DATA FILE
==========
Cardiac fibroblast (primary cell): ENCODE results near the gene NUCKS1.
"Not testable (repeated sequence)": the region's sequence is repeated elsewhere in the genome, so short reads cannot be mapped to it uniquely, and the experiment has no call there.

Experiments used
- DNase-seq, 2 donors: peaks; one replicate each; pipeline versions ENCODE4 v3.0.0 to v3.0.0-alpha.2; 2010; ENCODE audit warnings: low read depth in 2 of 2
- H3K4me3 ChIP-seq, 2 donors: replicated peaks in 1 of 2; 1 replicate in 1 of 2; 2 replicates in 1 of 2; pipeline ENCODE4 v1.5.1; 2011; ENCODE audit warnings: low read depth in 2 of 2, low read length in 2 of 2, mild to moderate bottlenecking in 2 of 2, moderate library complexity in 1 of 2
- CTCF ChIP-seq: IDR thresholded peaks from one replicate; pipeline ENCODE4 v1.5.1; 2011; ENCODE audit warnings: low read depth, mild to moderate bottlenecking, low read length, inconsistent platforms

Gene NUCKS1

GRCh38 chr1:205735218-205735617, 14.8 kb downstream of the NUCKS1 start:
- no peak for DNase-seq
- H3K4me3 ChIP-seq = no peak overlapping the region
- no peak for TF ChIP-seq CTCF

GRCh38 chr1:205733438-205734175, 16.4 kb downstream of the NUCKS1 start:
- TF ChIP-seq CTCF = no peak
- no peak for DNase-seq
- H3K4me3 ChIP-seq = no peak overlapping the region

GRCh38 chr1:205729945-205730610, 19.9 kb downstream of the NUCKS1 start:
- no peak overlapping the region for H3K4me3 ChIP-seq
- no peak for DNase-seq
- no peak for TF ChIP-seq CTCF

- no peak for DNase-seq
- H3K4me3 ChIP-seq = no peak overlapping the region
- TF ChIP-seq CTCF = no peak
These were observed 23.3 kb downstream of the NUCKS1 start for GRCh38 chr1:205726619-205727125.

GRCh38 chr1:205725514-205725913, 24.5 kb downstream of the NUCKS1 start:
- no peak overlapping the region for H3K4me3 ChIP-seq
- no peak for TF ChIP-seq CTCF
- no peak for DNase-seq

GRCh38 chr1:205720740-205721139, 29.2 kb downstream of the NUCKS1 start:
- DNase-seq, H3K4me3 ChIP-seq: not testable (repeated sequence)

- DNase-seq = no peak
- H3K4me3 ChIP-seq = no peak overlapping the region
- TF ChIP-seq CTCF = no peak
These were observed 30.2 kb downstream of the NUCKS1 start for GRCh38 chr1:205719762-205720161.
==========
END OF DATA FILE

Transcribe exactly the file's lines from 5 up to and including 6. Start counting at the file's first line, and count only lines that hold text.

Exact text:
- H3K4me3 ChIP-seq, 2 donors: replicated peaks in 1 of 2; 1 replicate in 1 of 2; 2 replicates in 1 of 2; pipeline ENCODE4 v1.5.1; 2011; ENCODE audit warnings: low read depth in 2 of 2, low read length in 2 of 2, mild to moderate bottlenecking in 2 of 2, moderate library complexity in 1 of 2
- CTCF ChIP-seq: IDR thresholded peaks from one replicate; pipeline ENCODE4 v1.5.1; 2011; ENCODE audit warnings: low read depth, mild to moderate bottlenecking, low read length, inconsistent platforms